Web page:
Kneeling function following total knee arthroplasty
Benfayed, Rida A.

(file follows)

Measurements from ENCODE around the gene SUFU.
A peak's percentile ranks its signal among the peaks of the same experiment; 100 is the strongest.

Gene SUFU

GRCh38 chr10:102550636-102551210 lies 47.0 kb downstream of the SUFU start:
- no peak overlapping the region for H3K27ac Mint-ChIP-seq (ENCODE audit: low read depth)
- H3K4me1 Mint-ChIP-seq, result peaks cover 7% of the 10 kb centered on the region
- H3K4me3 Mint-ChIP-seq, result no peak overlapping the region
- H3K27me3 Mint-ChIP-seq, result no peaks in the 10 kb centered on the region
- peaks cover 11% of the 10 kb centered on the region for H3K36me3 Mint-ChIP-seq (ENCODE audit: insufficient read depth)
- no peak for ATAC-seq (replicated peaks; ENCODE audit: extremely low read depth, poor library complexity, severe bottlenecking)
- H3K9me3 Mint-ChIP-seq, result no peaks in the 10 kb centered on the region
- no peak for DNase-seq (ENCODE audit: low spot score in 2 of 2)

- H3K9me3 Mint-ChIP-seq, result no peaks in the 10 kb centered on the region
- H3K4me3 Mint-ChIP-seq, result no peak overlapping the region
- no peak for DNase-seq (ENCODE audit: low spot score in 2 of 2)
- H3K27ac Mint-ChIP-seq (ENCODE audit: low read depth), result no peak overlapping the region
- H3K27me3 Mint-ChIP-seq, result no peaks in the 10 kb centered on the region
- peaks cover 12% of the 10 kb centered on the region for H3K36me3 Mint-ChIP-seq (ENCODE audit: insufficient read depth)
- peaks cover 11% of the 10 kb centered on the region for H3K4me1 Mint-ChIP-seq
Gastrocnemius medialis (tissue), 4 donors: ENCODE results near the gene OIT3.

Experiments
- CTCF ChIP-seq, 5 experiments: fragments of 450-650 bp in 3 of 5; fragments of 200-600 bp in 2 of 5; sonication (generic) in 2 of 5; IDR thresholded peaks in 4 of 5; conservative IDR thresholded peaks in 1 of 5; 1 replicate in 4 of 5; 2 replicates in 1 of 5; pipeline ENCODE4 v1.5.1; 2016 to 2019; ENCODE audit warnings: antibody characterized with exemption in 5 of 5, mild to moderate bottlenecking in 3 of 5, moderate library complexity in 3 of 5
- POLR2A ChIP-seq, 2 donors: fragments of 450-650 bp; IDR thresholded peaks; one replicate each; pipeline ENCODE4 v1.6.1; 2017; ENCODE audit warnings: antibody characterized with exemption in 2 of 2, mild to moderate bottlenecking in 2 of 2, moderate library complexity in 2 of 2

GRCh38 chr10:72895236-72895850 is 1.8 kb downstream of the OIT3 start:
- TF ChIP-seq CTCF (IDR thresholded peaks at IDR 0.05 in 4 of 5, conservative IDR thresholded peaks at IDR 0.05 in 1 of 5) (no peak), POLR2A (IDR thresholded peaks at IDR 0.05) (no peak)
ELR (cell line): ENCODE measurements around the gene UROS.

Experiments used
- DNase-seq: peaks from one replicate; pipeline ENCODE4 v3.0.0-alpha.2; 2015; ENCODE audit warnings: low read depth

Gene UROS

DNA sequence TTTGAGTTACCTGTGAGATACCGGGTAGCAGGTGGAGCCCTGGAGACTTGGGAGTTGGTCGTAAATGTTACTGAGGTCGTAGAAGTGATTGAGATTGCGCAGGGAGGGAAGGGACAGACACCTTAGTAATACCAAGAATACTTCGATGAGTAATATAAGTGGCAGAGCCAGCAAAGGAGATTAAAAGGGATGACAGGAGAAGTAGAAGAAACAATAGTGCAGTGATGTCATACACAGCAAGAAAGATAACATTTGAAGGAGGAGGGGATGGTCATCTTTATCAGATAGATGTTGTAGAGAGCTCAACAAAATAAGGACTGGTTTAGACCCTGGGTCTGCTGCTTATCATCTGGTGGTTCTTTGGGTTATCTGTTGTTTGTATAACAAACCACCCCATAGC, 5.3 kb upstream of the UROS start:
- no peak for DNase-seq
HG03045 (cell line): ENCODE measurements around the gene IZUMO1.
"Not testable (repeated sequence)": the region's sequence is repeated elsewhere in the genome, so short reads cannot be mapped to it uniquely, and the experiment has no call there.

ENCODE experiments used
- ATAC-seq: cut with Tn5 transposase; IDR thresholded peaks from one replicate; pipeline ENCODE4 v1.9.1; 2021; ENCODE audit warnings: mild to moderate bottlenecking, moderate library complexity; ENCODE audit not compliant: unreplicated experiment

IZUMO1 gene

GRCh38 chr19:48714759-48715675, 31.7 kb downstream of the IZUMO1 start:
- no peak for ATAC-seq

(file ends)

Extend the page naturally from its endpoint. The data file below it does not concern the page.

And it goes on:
The ability to kneel is an important function of the knee joint, as it is required for many daily activities, including religious practices, professional occupations and recreational pursuits. The inability to kneel following total knee arthroplasty (TKA) is frequently a source of disappointment. This work investigates patients’ understanding of the term ‘kneeling’ and what proportion of patients can kneel before and after TKA, as well as identifying the factors that can affect the ability to kneel following TKA. The underlying hypothesis tested was: “There are no differences between kneeling ability before and after TKA”. Kneeling ability after TKA may be affected by many factors, including patient-specific factors, the extent of wear on RPC (Retro patellar Cartilage), postoperative AKP (Anterior Knee Pain) and post-operative ROM (Range of Motion). Thus a consecutive series of TKA patients were assessed to test the afore-mentioned hypothesis. In particular, the thesis has examined: • Interpretation of kneeling and perceptions of kneeling ability after TKA. • The extent of wear on Retro Patellar Cartilage (RPC) and its correlation to kneeling ability. • Sensory changes in the knee after TKA. • Preoperative and Postoperative Anterior Knee Pain (AKP) assessment. • The reality of kneeling ability before and after TKA. • Postoperative ROM of the knee and its correlation to kneeling function. The advice offered by healthcare professionals may contribute to a low postoperative rate of kneeling. The patellofemoral joint plays an essential role in knee function and a person’s kneeling ability, may be greatly affected by the performance of this joint. Firstly, this study analysed the responses of two samples of participants drawn from diverse cultural backgrounds (Christian and Muslim), it examined their primary interpretation of what kneeling constitutes, along with a subjective assessment of the importance of kneeling in their everyday lives. Secondly, it explored patients’ perceptions of their kneeling ability after TKA, with a comparative analysis of their responses to the kneeling questionnaire specifically constructed by the author and also the question in relation to kneeling in the Oxford Knee Score (OKS). The third component investigated retro-patellar cartilage (RPC) morphology using intraoperative examination and standardised photography. Fourthly, a cohort of patients listed for TKAs was followed prospectively, in order to assess their kneeling ability prior to and following treatment, along with identifying the factors that could affect this function, i.e. knee pain, range of motion, sensory changes and sensitivity to pain on the anterior aspect of the knee as assessed with dolorimetry. Differences were detected in the subjective interpretation of the kneeling function, as well as its importance, for the two diverse cultures involved in this study. Pain, as opposed to poor range of movement, was identified as the main reason which led to kneeling difficulties. The majority of respondents reported that it was either extremely difficult or impossible to kneel on the operated knee. The high flexed position (required for prayer in certain cultures) was the most difficult position to achieve for most of the patients. Prior to surgery, 30 patients were seen during this period, 15 (50%) out of 30 consecutive patients were unable to kneel in any position whatsoever. Of those who could kneel to some degree, the most common posture that they could achieve was the upright kneeling position. Considerable variations were found to occur in patients’ understanding of the term ‘kneeling’. Consequently, this has significant implications for the design and interpretation of questions in relation to kneeling for diverse cultures, which are characterised by distinct lifestyles. The current patient-based selfV administered questionnaires, such as the OKS, although useful as a simple measure of overall knee function, were found to have limitations as an effective assessment tool in the measurement of kneeling function either before or after TKA and indicate that there is a need for a culturally appropriate questionnaire to assess kneeling function. Retro-patellar cartilage lesions were very prevalent in patients undergoing TKA. However, no significant correlation existed between the total amount of retro-patellar cartilage wear and the ability to kneel. Patients were more likely to be able to kneel if the cartilage of the superior facets of the patella were disease free (P=0.02). At the six months post-surgery stage, of the 14 consecutive patients, who could kneel pre-operatively 6 were able to kneel post-operatively. Of the 13 consecutive patients who were unable to kneel pre-operatively, all were unable to kneel post-operatively. Knee pain was the main reason attributed to this difficulty. However, no link was found to occur between sensory changes and kneeling function in the patients who participated in the study, after TKA performed via an anterior midline incision.